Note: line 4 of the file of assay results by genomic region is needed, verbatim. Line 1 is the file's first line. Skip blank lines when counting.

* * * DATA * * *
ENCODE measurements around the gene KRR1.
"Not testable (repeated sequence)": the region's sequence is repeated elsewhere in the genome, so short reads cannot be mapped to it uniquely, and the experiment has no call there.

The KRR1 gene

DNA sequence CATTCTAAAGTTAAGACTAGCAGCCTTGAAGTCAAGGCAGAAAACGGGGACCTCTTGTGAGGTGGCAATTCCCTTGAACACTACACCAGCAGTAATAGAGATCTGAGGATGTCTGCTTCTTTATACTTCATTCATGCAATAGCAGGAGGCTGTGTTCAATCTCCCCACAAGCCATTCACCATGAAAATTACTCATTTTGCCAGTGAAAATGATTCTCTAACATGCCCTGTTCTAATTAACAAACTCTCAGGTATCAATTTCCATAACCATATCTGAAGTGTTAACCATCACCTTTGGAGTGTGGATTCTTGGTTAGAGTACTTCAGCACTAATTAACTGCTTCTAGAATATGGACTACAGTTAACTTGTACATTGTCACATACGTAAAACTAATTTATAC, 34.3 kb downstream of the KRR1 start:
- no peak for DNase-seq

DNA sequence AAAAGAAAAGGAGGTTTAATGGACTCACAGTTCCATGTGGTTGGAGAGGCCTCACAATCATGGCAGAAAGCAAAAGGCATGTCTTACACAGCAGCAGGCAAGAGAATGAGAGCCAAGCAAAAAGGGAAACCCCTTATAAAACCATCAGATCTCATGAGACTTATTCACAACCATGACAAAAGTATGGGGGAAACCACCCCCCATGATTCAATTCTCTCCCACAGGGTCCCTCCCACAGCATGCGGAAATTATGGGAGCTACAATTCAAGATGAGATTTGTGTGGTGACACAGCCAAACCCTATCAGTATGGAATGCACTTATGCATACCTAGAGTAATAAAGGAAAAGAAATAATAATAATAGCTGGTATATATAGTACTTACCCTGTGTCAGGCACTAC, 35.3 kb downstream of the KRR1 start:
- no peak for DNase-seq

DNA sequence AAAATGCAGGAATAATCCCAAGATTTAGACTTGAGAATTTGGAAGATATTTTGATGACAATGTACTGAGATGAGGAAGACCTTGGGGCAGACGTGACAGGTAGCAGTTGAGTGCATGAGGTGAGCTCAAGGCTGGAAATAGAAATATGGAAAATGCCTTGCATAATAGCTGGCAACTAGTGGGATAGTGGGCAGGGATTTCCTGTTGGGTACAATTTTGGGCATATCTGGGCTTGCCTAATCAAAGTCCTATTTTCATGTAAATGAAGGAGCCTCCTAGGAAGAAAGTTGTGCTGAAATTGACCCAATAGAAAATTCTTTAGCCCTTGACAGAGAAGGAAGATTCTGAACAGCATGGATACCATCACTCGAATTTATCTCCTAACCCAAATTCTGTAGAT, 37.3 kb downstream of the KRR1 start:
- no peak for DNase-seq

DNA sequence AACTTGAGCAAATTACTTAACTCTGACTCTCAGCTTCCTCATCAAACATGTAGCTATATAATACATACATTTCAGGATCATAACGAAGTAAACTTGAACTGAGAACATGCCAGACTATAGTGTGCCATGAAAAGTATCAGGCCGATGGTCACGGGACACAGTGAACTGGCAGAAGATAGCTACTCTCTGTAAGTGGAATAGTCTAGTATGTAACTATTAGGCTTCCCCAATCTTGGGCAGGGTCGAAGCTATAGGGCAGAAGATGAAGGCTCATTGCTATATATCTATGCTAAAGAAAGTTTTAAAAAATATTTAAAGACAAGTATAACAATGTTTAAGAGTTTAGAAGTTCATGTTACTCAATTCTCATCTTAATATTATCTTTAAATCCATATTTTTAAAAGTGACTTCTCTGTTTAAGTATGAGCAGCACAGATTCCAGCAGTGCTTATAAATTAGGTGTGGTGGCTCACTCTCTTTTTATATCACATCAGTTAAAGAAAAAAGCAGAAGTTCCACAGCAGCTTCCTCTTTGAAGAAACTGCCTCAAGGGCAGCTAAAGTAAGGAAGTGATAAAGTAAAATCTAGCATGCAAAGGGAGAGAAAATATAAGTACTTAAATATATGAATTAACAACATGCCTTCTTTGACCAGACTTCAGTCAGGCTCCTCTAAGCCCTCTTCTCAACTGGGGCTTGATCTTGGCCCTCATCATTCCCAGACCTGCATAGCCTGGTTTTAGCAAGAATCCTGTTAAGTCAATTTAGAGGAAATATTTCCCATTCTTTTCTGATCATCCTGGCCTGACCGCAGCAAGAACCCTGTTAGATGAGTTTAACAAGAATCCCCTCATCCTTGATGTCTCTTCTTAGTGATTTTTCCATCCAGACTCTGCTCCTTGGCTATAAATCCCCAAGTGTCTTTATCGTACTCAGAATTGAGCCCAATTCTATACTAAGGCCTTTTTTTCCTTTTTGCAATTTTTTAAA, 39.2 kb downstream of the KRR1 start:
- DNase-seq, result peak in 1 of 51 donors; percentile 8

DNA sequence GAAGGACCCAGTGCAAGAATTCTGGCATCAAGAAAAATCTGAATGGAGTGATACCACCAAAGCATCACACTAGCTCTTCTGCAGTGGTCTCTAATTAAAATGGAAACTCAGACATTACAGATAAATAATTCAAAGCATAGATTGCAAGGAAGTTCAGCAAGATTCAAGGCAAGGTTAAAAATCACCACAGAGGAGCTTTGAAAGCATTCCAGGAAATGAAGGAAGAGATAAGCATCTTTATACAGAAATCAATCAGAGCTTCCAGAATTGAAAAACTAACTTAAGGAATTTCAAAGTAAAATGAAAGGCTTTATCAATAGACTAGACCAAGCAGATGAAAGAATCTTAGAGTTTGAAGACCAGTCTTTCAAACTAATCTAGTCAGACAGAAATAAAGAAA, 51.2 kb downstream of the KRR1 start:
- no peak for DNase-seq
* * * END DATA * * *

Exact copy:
DNA sequence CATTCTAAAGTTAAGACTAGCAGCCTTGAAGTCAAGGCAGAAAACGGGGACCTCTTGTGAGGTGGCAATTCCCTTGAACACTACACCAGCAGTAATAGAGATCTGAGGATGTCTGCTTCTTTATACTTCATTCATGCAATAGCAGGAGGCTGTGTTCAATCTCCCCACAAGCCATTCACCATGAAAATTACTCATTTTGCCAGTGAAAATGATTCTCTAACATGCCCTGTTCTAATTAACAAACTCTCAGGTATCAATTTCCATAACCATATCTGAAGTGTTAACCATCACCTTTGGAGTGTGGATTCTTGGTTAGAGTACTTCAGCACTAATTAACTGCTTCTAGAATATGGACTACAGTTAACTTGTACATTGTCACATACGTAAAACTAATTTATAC, 34.3 kb downstream of the KRR1 start: